right when we got to our area, we just went out and started proselyting. most of the roads here are just rocks and dirt, which is kind of a pain to walk on. we have a few investigators, but time does not mean the same thing here as it does in the US. we can make appointments, but then we go and the people aren't home, so we just drop by whenever we have time, and see if they're available for a lesson. sometimes they are, and sometimes they aren't. it ends up being a heck of a lot of walking every day. there's one investigator who we had visited a few times, but had never been able to meet with us until saturday cus he was always busy or something. elder muñoz had taught him once before i came, and when we got there on saturday and he let us in, we saw that he had been reading a Jehovah´s witness magazine, which right away worried me a bit. he said he was confused about why the book of mormon was necessary if we had the bible, and how the whole thing just doesn't make sense. he asked why wouldn't the bible talk about the book of mormon at all if they really are both books of God, and we showed him ezekiel 37 and john 10, and explained how the bible does talk about the book of mormon. i bore testimony of the book of mormon and it was just an awesome lesson. until then i had been questioning the mission and what i'm doing here, but that helped me realize that sometimes it's gonna seem hard, but all the walking, and clapping, and uninterested people are a necessary part of the process of finding the people who really want to learn and change; it's a package deal.
the other elders that live with us had a baptism this week, and the couple got married before the baptism. one of the people who was supposed to be a witness at the wedding didn't show up, so they asked me to do it, so i've been a witness at a wedding. i suppose that's pretty notable.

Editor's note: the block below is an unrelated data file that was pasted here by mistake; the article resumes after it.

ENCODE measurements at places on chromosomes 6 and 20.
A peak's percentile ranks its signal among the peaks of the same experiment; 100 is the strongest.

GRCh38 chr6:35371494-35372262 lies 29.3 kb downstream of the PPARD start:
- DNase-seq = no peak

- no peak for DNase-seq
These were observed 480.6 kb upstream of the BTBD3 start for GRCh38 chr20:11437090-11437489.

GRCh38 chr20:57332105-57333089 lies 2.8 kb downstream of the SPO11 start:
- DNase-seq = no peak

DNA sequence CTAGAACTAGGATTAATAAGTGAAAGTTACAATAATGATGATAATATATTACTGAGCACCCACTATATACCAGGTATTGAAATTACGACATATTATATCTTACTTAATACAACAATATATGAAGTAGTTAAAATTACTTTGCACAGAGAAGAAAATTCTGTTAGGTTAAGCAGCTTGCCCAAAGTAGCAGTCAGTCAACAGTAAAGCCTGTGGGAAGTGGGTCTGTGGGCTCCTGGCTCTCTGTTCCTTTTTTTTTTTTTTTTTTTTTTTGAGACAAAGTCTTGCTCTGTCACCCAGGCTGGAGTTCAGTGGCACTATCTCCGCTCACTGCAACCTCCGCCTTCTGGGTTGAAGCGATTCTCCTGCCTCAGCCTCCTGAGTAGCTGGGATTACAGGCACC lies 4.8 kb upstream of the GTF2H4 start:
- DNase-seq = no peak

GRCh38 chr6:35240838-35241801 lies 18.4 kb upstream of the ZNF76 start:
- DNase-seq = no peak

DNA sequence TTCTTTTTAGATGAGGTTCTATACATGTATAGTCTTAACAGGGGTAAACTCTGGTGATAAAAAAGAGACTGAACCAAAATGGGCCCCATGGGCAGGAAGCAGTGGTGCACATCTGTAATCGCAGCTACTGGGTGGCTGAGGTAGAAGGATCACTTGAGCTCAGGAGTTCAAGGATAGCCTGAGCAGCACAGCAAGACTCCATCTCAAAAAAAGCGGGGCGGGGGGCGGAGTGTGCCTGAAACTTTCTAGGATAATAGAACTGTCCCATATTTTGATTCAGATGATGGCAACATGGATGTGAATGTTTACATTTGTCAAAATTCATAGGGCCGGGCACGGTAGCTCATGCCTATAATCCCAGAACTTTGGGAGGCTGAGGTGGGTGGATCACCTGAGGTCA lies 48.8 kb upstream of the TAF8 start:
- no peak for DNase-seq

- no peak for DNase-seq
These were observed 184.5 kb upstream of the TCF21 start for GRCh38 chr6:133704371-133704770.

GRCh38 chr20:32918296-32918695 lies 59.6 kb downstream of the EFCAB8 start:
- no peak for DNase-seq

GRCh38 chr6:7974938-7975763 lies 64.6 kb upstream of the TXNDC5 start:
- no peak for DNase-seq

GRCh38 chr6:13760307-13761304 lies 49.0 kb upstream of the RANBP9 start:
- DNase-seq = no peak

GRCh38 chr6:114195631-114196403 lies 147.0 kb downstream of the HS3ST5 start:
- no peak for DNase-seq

the paraguayan accent can be super hard to understand, especially the older people. some people i can understand just fine, but others talk super fast, or mumble all the time, or throw in a ton of guarani, and i get absolutely nothing of what they're saying. most of the time i can just let my companion answer, but when they're talking directly to me, that doesn't work.
for the most part, the food has been pretty good. they have awesome empanadas here. the fruit is awesome too, as well as the juice. their apple juice is thick and white, and tastes like it was just taken straight from the fruit, it's amazing. someone feeds us lunch every day, but we almost never eat dinner until we've gotten home at 9:30 and make something for ourselves. i haven't eaten anything super weird, but the first day for lunch, we had tortillas (the paraguayan kind, not the mexican kind) with just straight beans and some weird fruit or vegetable. the tortillas were good, but the bean salad thing tasted really earthy, and wasn't that great. i haven't had any taquitos, as far as i can tell they don't use mexican style tortillas at all.
the first night here, our power was out (it had been out for a few days at that point) so i had to unpack by candlelight, and take a cold shower the next morning. it was quite the experience. they don't have water heaters here, they just use shower heads that have wires and heat up the water as it passes through, which is interesting. also, the drain in our kitchen sink doesn't work, so one half is always just full of gross water and the other half, we disconnected the drain and we have a bucket under it to catch the water. nobody ever wants to empty the bucket, so there's almost always water on our kitchen floor, which is kind of a pain.
my 20s worked fine at the airport, and while we were waiting for our visas, i was holding all the money (3000 something dollars). president Agazzani saw that and joked that I may be the next finance person in the office.
the branch here only has about 30 people, and the majority of them are woman. there's no pianist, so after general conference, i'm going to be the branch pianist. the branch president doesn't live in the branch, cus there's so few males in the branch. all the people seem friendly. both us and the other companionship that lives with us are in the same branch. all the people in paraguay in general are way nice and friendly. something weird though is that they use adios for both hello and goodbye, so people will just say adios to us on the street, and i still haven't gotten used to it,
this computer doesn't have a usb port, so i'll send some pictures in another email.